I´m not saying that all immigrants deserve white collar jobs or they aren´t liable for the research at all. However, when a Govt. pictures their country as full of oppurtunities and invites immigrants by particular profession then it is more than enough for any confusion. Upon arrival they come to know that the jobs do not exist as they were told. Recently Canadian immigration minister visited India for immigrant hunting. The same story..Why such craziness for the professions that your own country has already surplus? Does it make any sense?

For you it is easy to back & forth between USA/Canada; not so easy for the guys from the other sides of the world. Their response is more direct. They are losing interest for Canada. Though Canada still won´t have any problem with finding immigrants, even professionals, but not the bright ones. Mostl will now come with fake degress and who were originally loser back home. Just from 2000 to 2004 professional immigrant applicants dropped to 177,000 from 300,000.

Frankly speaking, had I not seen Canadian job market in my own eyes, the conditions of immigrants I wouldn´t believe just by reading some forum stories. I was also told before leaving USA such stories 10 years back, at that time I didn´t believe thinking some immigrants always make up stories. That time I was more than willing to exchange one of my hand for Canada immigration literally.

Anyway, I wish you to find Canada as your home and a new start. Hope you or Richard wouldn´t fall into the category of more than 50% immigrants who return to the USA from Canada.


(in reply to: Small town immigrants #2)
I´ve been reading you guys´ interesting thoughts and comments here in this thread. But frankly I´m not sure what the contention is here, if any.

It seems to me one issue that confuses things is this: American immigrants like Bill, Wannabe, and me may have different expectations than overseas immigrants like Lilly, CBV, DC, and others. They may be more willing to accept certain situations than we do due to cultural and/or economic background differences.

In our situation, we´re coming from a standard of living already similar to Canada´s. I don´t mean to imply that our group is in any way better or superior, but just that attitudes and expectations might be different.

I sense from some in our group that we´re not satisfied with the political, social, or economic atmosphere that we live with in the States. You guys on your side may be more interested (and rightly so) in pure economic improvement above all else. Sure, as Wannabe says, we need to survive finacially in this move. For us it makes no sense to satisfy any of our other desires or needs, only to find ourselves and few rungs down on the financial ladder.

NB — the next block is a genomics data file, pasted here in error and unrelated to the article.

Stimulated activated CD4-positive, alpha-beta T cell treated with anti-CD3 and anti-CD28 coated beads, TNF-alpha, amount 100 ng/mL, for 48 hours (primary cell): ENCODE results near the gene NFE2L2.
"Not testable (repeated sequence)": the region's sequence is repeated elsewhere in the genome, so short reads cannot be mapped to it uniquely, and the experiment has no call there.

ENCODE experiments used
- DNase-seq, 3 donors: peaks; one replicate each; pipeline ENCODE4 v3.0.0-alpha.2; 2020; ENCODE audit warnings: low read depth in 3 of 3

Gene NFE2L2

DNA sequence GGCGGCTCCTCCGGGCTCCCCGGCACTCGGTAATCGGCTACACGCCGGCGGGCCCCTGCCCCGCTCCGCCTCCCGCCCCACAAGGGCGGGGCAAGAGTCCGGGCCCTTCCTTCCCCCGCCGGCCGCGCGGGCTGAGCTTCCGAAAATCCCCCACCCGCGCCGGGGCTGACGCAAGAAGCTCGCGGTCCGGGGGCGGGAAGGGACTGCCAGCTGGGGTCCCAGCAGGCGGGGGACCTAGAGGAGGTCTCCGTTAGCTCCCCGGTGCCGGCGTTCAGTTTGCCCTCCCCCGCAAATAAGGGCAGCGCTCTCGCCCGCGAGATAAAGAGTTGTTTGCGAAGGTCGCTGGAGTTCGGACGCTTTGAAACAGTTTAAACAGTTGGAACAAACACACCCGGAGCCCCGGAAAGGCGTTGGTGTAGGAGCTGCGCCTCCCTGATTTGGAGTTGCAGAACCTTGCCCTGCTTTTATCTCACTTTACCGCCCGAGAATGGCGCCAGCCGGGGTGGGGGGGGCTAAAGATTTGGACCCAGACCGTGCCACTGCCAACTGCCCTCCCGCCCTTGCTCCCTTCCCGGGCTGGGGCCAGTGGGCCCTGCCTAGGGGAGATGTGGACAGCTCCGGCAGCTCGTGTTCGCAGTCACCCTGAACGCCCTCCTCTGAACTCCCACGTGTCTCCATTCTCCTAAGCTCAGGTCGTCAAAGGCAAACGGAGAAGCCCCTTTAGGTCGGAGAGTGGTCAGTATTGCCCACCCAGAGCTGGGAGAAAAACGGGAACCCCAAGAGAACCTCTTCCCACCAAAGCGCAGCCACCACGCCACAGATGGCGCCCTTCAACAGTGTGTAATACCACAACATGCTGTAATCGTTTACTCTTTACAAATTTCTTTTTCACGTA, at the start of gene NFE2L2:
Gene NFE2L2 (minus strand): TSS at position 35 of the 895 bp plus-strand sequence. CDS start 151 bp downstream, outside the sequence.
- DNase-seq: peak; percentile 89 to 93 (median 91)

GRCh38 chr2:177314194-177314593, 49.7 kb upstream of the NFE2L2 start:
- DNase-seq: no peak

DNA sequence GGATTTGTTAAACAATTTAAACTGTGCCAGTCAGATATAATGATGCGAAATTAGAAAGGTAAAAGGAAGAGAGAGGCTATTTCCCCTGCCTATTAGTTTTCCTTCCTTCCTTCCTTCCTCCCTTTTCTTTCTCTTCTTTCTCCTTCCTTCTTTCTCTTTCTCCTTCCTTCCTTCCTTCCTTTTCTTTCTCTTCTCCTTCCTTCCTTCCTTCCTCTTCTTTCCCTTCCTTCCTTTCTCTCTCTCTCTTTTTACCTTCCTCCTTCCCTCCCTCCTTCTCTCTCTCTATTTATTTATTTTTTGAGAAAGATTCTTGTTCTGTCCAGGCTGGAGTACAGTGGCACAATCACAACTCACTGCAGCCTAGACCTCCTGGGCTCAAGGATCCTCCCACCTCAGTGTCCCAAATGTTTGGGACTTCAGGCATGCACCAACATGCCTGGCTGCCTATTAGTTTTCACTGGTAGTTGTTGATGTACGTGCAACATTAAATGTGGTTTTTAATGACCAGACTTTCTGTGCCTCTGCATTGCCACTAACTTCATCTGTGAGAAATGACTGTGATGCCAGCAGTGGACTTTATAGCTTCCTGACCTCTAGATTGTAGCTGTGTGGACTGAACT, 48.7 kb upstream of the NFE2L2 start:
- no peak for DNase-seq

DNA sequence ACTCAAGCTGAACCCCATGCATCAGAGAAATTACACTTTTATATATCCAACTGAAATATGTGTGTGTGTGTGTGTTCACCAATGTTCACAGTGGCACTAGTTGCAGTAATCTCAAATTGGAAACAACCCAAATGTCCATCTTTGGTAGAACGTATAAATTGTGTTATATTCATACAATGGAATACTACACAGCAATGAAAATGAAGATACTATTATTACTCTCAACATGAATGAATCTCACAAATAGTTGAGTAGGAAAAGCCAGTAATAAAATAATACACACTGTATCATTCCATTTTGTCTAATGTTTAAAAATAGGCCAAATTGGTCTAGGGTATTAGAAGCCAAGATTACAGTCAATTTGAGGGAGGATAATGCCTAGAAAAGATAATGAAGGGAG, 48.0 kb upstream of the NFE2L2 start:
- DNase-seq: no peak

So I guess what I´m positing is that we have a mix of immigration issues and objectives, because some of us come from different circumstances and have diffeent expectations. Yes, DC will probably note that we all need to survive as no.1 issue, and that means getting good professional jobs that are hard to find in Canada. But that´s true in Europe too, yet many prefer to live there.

Ok, end of my rambling. But I´m enjoying you guys´ good discussion.

(in reply to: Small town immigrants #2)
Sharon: Thank you. I know on some level that you are right, and that leap of faith will have to be taken soon. My husband is in the energy business; he currently works as a business analyst for one of the largest energy providers in the country (the position covers a lot of ground, from working closely with the legal department, to the engineering groups, and accounting as well as working on web design, proposal management, etc.), and is working on earning his international Project Management license (should be complete in the next few months). He´s very interested in working with green energy.

DC: again, I never implied that to expect a decent wage is "over expecting". However, checking in advance that wages are indeed what you expect them to be/need them to be/want them to be, and that cost of living is in balance, makes sense to me. I am not a cruel person, nor do I proclaim to have any idea how anyone makes such an enormous leap from across the globe. My point was that it´s BIG enough from literally across state/provincial lines, never mind from so far away.

It is true that I am rather unaware of how much Canada is promoting immigration in other countries. We don´t see it here, of course; most of the immigrating is done the other way (though I will say, all of my Canadian friends here are envious of our move, and wish that they could move back. Some have started threatening their spouses!). I am not accusing anyone of making up stories, but I do see a lot of people who make life more difficult for themselves than they need to (see any immigration forum). This is not my point, however, and I make no judgments on how someone chooses to make such a personal move.

I do not always have the opportunity to join in the conversations, but I always enjoy reading them. I am interested in all things relating to immigration (and all things Canadian, for that matter), given that it´s been such an enormous part of my life for so many years.

Thanks for the good wishes (now can you help me get over this flu?!).